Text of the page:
How to scale your real estate portfolio quickly with BRRRR

9 Sep    Uncategorized
Sep 9

How to scale your real estate portfolio quickly with BRRRR

Capital or money is limited.  Most investors will run out of capital before they max out on the number of mortgages they can qualify for.  What if there was a way to own an investment property and get back most, if not all of your initial capital back.  Then you rinse and repeat the process. Is it really possible to have your cake and eat it too?  I will share with you one of the most efficient ways of investing in real estate.

You may have heard the term BRRRR.  It’s the talk of the town these days.  This is the bread and butter of our investment strategy and is what we did to acquire and convert 12 properties into 24 units throughout 2019. 

Think of it like flipping, where you get a big, fat paycheck but

1) it’s much more tax efficient

2) you get to keep the asset that will pay you every month and you get to participate in all the future wealth building from owning real estate.

BRRRR stands for:







The first step is to buy a property that has a specific layout and is zoned appropriately that allows you to convert a space, usually the basement, into a legal, self-contained dwelling unit.  In essence, you are turning a single-family dwelling into two units.  The house has to have a specific layout because there are certain requirements in the Ontario Building Code and specific city bylaws that have to be met in order to successfully do a secondary suite conversion.  If your house doesn’t adhere to these requirements, it can be a headache and costly to apply for a minor variance or zoning amendments.  And the risk is there are no guarantees it will be approved at the committee of adjustments since a NIMBY neighbour will usually veto it.  Then you’ve wasted time, money, and effort.  A few important details are parking requirements, setbacks, ceiling height, window size, natural light requirements, and egress, just to name a few.


After permits have been opened by the city, there are regular inspections by building inspectors to make sure everything is done safely and to code.  If you and your contractor don’t have experience doing these second-suite conversions, the project is going to run a lot longer with hidden surprises, failed inspections, and other costs that the contractor didn’t account for.  Time is money and you’ll be paying for vacancies, soft costs, and some surprises you and your contractor did not budget for into the quote.  After the renovations are completed, the city will close the permit and you officially have a legal second suite.


Vacancies are almost zero in the areas that we invest in.  There are more tenants than rental units available.  By having a newly renovated unit with nice finishes, you will attract high-quality tenants that pay above market rents.  As of writing this in Aug. 2020, we see rents as high as $2,000 for an upper unit and $1600 for a lower unit.  With strong fundamentals backing our real estate market (employment growth, population growth, growing infrastructure), we expect this trend to continue.  Having the units rented out will help with your debt service ratio which qualifies you for better financing in the refinance step.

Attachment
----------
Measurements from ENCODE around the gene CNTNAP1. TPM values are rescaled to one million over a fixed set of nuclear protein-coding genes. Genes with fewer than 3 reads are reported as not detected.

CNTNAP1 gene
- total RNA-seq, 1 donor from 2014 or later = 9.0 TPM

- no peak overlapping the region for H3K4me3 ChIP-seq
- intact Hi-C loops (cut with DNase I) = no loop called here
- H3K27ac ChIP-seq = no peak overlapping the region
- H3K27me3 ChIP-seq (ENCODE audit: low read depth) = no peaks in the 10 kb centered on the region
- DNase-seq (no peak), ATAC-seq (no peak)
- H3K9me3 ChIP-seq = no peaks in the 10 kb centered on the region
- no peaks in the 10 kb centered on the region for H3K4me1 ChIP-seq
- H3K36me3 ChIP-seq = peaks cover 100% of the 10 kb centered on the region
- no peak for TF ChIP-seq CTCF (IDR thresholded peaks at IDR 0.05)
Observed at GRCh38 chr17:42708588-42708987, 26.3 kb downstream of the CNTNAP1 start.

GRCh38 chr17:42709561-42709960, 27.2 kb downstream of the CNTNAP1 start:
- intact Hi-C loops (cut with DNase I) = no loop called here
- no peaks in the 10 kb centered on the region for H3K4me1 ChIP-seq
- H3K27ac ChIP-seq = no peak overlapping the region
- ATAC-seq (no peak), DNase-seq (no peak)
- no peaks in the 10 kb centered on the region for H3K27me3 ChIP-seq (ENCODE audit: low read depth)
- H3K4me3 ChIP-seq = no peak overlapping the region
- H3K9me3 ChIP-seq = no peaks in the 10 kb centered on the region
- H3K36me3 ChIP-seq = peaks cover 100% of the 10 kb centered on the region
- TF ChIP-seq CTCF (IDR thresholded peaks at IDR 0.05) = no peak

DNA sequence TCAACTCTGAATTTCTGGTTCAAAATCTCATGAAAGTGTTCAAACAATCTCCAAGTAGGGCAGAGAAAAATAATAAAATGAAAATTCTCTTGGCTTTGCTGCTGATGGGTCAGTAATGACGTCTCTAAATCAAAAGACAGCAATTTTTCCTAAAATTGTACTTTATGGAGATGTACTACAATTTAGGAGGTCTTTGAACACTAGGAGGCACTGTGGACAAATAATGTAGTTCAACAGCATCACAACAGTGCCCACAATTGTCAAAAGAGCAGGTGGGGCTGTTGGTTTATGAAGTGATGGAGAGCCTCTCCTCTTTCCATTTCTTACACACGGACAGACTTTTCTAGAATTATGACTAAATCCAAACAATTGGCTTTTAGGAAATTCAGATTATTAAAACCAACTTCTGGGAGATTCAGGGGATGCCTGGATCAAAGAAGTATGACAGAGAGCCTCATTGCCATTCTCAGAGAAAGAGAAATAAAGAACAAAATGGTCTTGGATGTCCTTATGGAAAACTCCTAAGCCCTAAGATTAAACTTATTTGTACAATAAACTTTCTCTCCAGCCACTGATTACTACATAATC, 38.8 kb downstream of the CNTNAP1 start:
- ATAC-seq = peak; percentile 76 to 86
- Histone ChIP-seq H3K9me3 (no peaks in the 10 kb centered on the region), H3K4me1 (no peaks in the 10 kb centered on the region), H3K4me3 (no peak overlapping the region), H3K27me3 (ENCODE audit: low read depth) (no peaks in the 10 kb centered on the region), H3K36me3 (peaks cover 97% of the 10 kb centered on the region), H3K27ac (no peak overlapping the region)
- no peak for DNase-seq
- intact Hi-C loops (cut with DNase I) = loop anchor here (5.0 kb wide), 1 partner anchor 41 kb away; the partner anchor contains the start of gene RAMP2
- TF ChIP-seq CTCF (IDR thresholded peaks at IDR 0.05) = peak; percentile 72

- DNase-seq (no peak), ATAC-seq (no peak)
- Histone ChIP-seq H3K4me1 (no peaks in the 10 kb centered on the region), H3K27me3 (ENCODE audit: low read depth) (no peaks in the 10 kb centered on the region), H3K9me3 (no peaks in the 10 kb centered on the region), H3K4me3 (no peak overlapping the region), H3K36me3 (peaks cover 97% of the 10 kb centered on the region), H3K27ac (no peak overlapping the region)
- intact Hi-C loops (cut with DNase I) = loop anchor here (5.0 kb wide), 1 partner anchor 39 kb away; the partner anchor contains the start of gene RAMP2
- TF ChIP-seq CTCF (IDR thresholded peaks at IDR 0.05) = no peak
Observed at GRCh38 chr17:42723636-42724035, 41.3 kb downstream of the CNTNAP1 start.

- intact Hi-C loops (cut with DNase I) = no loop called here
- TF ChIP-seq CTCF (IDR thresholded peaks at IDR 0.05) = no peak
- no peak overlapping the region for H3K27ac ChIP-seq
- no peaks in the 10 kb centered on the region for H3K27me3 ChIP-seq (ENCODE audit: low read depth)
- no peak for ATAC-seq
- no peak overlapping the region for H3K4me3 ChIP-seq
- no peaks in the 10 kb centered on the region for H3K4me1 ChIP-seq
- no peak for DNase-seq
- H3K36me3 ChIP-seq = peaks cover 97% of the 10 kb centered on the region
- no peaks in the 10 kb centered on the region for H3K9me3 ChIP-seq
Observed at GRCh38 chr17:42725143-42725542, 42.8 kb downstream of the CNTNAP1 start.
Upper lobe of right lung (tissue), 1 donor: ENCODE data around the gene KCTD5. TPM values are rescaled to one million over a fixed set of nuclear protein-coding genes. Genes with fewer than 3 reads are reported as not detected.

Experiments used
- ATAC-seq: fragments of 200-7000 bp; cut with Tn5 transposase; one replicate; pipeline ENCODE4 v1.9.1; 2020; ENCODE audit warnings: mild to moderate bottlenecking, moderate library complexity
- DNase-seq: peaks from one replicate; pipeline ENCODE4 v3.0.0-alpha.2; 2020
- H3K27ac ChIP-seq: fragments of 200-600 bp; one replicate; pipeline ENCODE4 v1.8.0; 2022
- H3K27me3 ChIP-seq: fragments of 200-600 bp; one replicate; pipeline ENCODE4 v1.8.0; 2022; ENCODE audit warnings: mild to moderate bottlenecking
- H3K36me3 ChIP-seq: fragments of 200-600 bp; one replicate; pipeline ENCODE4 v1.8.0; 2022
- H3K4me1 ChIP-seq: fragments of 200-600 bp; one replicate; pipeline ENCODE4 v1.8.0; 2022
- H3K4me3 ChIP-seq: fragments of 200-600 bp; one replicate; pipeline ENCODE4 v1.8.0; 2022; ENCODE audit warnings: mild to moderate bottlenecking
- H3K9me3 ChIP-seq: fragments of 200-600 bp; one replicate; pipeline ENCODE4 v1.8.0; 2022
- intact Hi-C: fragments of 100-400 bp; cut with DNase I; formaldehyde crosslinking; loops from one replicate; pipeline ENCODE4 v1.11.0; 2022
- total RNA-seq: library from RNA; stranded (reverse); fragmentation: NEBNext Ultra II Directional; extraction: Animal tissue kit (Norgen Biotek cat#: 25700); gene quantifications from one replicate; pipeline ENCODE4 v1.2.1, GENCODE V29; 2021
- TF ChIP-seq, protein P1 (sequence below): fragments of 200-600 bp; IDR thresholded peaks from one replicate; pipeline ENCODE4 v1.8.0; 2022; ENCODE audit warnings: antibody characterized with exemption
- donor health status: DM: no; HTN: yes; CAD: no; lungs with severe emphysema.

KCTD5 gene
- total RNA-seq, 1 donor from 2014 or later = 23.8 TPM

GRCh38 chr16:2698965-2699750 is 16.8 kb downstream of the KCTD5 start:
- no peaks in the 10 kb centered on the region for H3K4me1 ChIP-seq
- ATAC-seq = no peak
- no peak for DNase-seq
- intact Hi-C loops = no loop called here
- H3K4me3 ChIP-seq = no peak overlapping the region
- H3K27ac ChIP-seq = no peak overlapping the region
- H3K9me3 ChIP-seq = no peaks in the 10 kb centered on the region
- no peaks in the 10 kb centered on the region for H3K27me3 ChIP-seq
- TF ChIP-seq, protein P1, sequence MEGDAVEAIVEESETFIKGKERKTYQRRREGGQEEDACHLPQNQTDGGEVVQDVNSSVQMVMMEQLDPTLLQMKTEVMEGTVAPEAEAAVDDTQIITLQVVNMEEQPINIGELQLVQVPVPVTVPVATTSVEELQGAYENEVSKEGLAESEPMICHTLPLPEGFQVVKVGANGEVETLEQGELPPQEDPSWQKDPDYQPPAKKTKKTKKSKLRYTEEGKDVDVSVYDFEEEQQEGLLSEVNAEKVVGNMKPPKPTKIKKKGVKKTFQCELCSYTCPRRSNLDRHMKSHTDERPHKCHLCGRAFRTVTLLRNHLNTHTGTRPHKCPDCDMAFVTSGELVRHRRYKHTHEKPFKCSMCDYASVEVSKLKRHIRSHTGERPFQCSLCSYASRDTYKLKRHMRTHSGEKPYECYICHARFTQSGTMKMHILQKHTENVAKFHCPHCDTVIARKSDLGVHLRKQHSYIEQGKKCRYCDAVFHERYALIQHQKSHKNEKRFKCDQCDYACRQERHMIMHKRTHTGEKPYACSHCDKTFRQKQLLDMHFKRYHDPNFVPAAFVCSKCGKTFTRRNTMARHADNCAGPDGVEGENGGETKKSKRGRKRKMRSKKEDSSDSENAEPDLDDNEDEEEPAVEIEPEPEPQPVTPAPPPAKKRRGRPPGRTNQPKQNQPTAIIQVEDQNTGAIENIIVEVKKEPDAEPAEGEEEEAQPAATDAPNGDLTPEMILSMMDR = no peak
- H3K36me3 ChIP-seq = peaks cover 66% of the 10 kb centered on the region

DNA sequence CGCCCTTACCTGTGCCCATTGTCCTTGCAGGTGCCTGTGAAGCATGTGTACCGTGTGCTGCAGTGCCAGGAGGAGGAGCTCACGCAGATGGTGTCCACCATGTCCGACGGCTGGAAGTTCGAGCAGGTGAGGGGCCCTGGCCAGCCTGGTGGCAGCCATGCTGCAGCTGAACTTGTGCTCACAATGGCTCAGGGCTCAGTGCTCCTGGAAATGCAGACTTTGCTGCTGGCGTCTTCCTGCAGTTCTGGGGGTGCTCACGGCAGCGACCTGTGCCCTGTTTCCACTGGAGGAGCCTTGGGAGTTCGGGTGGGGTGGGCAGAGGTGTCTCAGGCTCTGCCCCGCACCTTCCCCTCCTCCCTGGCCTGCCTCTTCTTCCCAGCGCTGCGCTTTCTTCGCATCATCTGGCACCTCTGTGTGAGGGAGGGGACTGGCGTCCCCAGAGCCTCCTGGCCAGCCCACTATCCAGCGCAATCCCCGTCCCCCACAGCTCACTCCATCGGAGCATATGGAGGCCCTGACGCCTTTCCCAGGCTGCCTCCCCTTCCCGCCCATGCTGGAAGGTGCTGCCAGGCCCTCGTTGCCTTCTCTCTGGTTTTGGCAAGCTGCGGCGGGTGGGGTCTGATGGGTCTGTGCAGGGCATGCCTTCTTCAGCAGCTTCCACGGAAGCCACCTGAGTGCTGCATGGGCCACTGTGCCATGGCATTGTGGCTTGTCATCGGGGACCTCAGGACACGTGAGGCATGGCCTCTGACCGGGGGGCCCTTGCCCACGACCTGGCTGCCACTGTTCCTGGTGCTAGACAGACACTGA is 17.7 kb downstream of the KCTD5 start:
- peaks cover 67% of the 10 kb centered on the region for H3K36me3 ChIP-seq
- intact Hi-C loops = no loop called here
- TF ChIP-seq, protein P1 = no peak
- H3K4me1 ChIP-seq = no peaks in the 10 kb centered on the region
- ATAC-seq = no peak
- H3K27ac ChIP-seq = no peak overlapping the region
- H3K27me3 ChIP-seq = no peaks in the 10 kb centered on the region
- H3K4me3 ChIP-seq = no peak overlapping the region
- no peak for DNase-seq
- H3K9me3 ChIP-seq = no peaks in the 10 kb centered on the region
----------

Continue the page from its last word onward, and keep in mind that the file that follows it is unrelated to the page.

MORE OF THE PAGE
After renovating and converting your house to a legal secondary suite, it’s time to ask the banks for more money.  This is your payday after all the work you’ve put in.  Also known as forced appreciation or sweat equity, if you know the right types of renovations to do, every dollar of renovation you put in should yield more than a dollar of improvement to your home value.  The bank sends an appraiser to confirm that your property is indeed worth more after the conversion and ta da, just like that, you’ve printed yourself some new money.  Magic!

For example:

Home purchase: $450,000

Mortgage: $360,000. 

Down Payment $90,000

Renovation: $50,000. 

After Repair Value: $600,000

New Mortgage: $480,000

You pay off your old mortgage with your new mortgage and you’re left with $480,000 – $360,000 = $120,000.

You get all your renovation costs back ($50,000), plus most of your down payment ($70,000).  You only have $20,000 left in this deal.

You spent $140,000 for your down payment and renovation and after you’ve refinanced the property, you get back $120,000.  That’s how you recycle your capital.  Rinse and Repeat.  As the market gets hotter and hotter, the margins get smaller.  Whereas this strategy used to allow an investor to pull out all his money plus more, now you’ve got a good deal when you get back all your renovation costs and some of your down payment.  The window of opportunity is closing fast.  Soon, we’ll have to be doing three-unit conversions or invest further and further away from the city.

In summary, buy, renovate, rent, refinance, repeat.  You get to “flip the property” for profit and keep a cash-flowing property.  It really is possible to have your cake and eat it too!  Sound too good to be true?  We’re living proof that this strategy works and we’re helping our clients do the same.  This is the difference between flipping, (which is getting yourself another job) and investing.  Are you ready to BRRRR?

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